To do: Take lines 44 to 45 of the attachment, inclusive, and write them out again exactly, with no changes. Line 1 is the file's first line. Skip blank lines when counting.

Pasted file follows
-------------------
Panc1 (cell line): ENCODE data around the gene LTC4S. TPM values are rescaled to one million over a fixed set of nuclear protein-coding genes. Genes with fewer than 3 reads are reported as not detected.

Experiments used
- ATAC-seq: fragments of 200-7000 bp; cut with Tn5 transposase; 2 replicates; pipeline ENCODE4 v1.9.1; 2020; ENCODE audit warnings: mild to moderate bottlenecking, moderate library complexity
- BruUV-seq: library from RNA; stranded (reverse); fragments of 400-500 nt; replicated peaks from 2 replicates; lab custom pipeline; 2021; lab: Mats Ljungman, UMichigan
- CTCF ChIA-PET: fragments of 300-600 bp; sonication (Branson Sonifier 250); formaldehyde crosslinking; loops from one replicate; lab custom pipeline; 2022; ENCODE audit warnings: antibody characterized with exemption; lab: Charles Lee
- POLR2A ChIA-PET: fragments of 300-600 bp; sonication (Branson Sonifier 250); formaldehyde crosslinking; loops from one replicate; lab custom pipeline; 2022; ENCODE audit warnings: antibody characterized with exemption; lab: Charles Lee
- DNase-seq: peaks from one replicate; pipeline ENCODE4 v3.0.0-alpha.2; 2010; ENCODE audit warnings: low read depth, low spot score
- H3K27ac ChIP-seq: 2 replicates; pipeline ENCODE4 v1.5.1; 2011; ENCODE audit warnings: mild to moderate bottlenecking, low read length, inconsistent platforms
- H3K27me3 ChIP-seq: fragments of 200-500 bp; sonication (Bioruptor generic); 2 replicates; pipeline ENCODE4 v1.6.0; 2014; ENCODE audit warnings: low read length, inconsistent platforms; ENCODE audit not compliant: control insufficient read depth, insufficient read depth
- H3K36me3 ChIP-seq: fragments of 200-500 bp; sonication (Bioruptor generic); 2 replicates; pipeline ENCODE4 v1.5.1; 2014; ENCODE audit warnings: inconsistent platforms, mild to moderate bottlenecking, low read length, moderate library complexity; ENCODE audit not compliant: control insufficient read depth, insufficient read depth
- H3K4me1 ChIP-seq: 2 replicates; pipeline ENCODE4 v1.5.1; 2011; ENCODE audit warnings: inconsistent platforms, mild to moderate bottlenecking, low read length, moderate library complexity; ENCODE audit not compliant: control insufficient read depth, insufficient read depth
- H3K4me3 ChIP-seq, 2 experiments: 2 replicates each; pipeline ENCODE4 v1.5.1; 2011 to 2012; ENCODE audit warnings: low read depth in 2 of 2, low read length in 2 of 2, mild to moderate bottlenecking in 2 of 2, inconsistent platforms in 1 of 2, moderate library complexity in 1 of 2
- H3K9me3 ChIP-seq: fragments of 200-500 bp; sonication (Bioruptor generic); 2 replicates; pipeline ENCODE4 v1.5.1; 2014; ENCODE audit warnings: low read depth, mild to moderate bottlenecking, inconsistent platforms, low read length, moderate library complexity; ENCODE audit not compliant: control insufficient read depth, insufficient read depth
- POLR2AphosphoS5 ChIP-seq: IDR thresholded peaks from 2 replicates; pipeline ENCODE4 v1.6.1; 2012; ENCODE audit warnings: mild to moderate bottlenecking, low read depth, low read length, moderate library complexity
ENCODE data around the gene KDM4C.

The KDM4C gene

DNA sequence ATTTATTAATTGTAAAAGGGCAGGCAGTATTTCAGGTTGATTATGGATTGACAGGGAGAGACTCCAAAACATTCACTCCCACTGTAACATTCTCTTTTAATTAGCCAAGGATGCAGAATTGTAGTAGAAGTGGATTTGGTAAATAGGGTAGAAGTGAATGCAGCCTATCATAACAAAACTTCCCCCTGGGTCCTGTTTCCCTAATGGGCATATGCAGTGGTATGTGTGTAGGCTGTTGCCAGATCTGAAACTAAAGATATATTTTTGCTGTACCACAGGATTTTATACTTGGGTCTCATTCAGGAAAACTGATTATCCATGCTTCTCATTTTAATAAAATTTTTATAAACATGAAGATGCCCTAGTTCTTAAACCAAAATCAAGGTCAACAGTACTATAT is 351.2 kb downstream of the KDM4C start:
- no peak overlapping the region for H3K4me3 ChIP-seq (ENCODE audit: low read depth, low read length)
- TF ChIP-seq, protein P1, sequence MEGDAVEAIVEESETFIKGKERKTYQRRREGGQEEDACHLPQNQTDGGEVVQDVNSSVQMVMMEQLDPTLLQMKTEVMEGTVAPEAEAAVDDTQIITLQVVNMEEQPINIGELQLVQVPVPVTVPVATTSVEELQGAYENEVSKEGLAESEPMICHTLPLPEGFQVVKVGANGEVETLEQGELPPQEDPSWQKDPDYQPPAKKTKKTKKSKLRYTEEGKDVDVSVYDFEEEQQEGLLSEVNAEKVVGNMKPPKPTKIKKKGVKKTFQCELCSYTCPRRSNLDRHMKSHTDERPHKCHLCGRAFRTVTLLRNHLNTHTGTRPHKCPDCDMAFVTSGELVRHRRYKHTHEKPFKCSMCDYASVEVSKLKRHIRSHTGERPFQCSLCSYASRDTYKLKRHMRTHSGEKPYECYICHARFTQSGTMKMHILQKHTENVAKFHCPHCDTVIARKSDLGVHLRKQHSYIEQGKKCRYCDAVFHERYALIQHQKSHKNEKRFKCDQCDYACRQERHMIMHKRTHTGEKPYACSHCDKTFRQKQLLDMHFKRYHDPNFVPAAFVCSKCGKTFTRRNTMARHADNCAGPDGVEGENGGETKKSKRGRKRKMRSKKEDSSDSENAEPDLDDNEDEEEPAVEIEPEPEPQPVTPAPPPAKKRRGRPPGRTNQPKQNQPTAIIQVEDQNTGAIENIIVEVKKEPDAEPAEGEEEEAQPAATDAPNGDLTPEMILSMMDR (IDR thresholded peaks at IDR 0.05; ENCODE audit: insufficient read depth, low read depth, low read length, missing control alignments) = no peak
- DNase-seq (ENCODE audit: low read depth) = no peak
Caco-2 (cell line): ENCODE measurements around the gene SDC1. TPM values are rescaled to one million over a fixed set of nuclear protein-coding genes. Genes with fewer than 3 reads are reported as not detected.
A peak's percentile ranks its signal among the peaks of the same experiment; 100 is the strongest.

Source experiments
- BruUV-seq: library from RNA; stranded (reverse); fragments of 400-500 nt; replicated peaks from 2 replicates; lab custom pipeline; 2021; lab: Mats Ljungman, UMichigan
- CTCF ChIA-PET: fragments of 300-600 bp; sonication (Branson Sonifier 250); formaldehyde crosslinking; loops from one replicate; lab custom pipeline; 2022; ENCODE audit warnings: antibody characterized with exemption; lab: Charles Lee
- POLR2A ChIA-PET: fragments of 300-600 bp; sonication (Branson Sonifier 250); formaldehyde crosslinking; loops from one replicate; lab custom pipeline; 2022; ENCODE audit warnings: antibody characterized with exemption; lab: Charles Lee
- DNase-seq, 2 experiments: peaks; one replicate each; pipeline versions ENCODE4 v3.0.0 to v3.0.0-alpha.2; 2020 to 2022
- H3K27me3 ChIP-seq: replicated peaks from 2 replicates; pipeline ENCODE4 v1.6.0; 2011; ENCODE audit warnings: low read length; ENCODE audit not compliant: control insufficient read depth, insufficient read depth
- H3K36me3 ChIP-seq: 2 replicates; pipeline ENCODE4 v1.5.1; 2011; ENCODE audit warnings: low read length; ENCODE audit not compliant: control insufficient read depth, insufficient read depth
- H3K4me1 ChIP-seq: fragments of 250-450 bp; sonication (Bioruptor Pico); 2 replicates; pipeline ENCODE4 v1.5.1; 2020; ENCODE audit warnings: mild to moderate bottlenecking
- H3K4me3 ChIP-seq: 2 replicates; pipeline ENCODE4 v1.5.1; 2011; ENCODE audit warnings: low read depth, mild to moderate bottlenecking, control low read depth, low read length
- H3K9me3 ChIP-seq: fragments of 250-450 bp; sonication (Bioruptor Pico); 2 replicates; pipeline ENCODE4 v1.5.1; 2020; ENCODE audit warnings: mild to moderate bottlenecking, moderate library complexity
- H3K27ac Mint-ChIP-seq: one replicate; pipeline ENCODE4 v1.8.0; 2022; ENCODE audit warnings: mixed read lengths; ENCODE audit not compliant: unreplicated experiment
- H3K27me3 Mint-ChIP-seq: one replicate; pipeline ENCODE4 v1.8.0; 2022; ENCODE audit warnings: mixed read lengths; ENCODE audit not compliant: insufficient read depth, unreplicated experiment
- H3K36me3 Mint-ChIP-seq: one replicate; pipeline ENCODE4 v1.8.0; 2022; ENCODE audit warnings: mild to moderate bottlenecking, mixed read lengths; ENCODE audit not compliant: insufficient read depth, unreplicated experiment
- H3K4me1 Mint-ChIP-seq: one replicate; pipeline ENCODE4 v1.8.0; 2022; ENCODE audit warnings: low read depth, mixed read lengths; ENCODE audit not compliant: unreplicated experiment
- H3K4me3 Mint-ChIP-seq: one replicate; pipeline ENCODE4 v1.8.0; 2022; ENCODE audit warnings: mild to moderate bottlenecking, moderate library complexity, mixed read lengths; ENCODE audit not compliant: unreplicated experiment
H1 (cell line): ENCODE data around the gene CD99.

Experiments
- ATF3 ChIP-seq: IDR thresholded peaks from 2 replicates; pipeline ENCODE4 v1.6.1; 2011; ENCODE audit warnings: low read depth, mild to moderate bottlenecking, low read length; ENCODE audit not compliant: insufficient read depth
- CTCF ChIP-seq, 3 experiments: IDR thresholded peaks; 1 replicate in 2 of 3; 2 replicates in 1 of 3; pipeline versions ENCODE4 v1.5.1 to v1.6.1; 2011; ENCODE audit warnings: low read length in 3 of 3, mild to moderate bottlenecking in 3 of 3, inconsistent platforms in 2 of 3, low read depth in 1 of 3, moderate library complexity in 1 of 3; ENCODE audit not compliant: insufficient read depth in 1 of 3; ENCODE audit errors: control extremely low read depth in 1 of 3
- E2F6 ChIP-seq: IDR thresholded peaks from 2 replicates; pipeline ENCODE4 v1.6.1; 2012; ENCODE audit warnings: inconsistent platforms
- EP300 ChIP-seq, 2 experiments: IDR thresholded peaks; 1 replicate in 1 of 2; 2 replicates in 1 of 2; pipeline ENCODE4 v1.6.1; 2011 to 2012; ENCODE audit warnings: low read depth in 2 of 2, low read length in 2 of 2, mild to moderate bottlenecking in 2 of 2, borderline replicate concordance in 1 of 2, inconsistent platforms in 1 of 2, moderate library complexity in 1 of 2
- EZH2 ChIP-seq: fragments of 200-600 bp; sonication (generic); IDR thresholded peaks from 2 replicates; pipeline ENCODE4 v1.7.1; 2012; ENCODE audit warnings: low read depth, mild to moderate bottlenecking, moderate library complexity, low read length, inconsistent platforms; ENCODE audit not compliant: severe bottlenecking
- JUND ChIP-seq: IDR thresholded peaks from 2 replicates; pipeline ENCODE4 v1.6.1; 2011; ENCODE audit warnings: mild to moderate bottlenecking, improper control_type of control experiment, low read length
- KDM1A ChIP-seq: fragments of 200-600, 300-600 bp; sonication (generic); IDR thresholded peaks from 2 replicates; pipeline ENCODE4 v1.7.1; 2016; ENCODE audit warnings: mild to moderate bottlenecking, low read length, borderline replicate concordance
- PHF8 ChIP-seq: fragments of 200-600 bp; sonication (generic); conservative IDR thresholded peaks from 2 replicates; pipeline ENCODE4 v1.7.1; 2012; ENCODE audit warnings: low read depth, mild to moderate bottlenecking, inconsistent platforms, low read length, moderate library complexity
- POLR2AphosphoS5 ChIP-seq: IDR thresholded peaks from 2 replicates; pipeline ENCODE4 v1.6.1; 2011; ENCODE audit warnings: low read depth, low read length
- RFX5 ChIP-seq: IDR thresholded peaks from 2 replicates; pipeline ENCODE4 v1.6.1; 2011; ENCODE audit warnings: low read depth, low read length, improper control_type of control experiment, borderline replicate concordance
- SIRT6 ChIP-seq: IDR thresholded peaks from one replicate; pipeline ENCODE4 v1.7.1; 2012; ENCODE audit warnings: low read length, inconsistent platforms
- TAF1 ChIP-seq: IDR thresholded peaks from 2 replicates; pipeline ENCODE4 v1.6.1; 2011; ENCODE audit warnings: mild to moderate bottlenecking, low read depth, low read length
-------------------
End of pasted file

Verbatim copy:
- EZH2 ChIP-seq: fragments of 200-600 bp; sonication (generic); IDR thresholded peaks from 2 replicates; pipeline ENCODE4 v1.7.1; 2012; ENCODE audit warnings: low read depth, mild to moderate bottlenecking, moderate library complexity, low read length, inconsistent platforms; ENCODE audit not compliant: severe bottlenecking
- JUND ChIP-seq: IDR thresholded peaks from 2 replicates; pipeline ENCODE4 v1.6.1; 2011; ENCODE audit warnings: mild to moderate bottlenecking, improper control_type of control experiment, low read length